The element of self-sacrifice was also present. Caregivers expressed willingness to trade their lives with their child who had cancer. Having gone through the experience where they witnessed their child’s debilities but at the same time not having the control to ease their child’s pain, one mother cited her death as the solution.
“Like the tension looking at my child, feel like saying, like last time, he had blood in his urine and excretion before right, that moment, I felt it was better for me just to die.” (Mrs. W, 43 years old)
A father indicated that he was willing to absorb the negative elements that accompanied the caregiving experience as he perceived himself to be the ablest to withstand it among members of the family.
“I don’t want that. So, I will absorb the thing. Anything, I will absorb the stress ah. I can absorb the stress because I got nothing to do right now, so that’s why I don’t stress myself that much.” (Mr. AA, 58 years old)
Theme 3: Treatment
Chemotherapy is heaty
Most caregivers had a strong belief that chemotherapy is heaty due to its properties. Although they did not know the exact composition of medication used in the treatment, one parent attributed heatiness to the burning sensations reported post-treatment. Heatiness, in this context, refers to the excessive amount of heat in the body of a child who has undergone chemotherapy.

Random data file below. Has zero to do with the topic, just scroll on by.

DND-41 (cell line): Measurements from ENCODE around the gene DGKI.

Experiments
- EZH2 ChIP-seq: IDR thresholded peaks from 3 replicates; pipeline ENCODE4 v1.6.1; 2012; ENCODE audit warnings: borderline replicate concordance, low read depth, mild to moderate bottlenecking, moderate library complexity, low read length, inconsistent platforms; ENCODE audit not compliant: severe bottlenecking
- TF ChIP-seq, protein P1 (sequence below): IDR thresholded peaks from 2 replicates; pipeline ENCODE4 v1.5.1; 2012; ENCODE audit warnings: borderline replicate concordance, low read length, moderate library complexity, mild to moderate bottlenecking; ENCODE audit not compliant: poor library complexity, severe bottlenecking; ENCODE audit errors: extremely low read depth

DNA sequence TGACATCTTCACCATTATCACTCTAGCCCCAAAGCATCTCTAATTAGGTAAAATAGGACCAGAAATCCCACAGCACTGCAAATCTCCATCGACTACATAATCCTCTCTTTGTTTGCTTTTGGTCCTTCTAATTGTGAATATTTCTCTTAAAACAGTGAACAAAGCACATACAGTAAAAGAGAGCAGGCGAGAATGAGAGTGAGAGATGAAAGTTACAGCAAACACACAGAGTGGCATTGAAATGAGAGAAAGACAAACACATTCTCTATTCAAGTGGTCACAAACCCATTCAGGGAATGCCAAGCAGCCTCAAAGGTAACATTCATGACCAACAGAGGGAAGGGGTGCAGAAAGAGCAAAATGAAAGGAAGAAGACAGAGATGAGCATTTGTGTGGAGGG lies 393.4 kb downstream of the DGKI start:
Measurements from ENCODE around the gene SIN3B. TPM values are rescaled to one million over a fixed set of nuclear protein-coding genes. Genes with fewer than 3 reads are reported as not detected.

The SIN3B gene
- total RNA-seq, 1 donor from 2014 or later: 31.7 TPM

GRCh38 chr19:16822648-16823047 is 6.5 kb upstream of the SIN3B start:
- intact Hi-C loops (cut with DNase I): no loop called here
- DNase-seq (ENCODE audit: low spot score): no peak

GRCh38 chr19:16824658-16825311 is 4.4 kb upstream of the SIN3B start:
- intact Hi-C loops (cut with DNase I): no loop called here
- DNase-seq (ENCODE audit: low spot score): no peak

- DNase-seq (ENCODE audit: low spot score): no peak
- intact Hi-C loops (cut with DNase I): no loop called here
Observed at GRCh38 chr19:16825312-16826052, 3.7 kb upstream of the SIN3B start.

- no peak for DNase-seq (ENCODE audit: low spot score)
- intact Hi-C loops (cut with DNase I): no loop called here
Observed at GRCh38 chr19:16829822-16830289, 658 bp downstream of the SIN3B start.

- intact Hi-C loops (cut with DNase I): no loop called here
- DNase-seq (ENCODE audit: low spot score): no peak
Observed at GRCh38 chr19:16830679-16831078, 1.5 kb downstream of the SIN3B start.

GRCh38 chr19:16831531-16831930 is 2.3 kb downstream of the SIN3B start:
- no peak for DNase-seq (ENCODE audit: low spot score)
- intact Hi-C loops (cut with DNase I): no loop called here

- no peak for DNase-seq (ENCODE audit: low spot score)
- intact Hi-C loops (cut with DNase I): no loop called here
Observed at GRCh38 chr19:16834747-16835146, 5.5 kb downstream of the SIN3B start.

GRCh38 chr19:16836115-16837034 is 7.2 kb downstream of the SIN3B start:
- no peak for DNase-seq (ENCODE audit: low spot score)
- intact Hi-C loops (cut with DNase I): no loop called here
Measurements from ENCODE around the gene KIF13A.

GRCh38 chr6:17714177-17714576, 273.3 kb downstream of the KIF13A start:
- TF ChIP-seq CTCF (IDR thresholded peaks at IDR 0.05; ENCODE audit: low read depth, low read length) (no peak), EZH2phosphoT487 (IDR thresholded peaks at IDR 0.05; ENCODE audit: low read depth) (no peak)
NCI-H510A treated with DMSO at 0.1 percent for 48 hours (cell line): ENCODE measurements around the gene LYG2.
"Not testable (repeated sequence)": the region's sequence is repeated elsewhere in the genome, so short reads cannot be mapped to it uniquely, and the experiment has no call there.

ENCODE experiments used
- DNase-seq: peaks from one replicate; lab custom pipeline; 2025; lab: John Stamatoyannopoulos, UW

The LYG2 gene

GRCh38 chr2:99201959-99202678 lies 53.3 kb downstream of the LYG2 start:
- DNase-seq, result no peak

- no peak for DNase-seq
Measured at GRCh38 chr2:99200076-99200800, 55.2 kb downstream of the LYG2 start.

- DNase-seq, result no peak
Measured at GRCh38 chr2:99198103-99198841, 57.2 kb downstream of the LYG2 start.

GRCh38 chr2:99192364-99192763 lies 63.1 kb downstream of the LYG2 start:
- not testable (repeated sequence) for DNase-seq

“Ya, from what I see and what I hear and what I read la because in the Google also it says will be like burning sensation, but I am not sure la right.” (Mr. AA, 58 years old)
“It is a liquid medication used in chemo causing it to be heaty.” (Mrs. MF, 45 years old)
Chemotherapy is damaging
Chemotherapy was also believed to have negative consequences on a child’s health. A parent noticed a significant emotional change in her child after undergoing treatment, while another parent compared the effects of chemotherapy to be as harmful as bleach. A similar belief was shared by a grandmother who stepped in as the primary caregiver when her daughter was pregnant, claiming that there were accumulated toxins in the body from the medications after undergoing chemotherapy that she wanted to eliminate bodily.
“There is a challenge in terms of his disturbed disturbing emotion, uncontrollable, anger maybe may be due to the side effects of chemo.” (Mrs. HK, 30 years old)
“Force (him) to eat also because chemo will… if the stomach is empty, it is already sick, even a short delay also cannot stand because chemo is like Clorox.” (Mrs. W, 43 years old)
“So, besides that also, she needs to do a lot of activity la for energy, to sweat, remove the toxin in the body. Chemo also has caused her to accumulate a lot of medicine in her body, so she does (exercise) to recycle, we also let her sweat it out la.” (Mrs. MF, 45 years old)
Natural/home remedies are effective to facilitate treatment
Many caregivers believed that drinking plenty of fluid is a natural remedy to combat the damaging effects of chemotherapy. Often, they made herbal tea as they believed in the benefits of a natural remedy accessible at home. One of the main benefits emphasized by the caregivers was the cooling properties they have on the child’s body.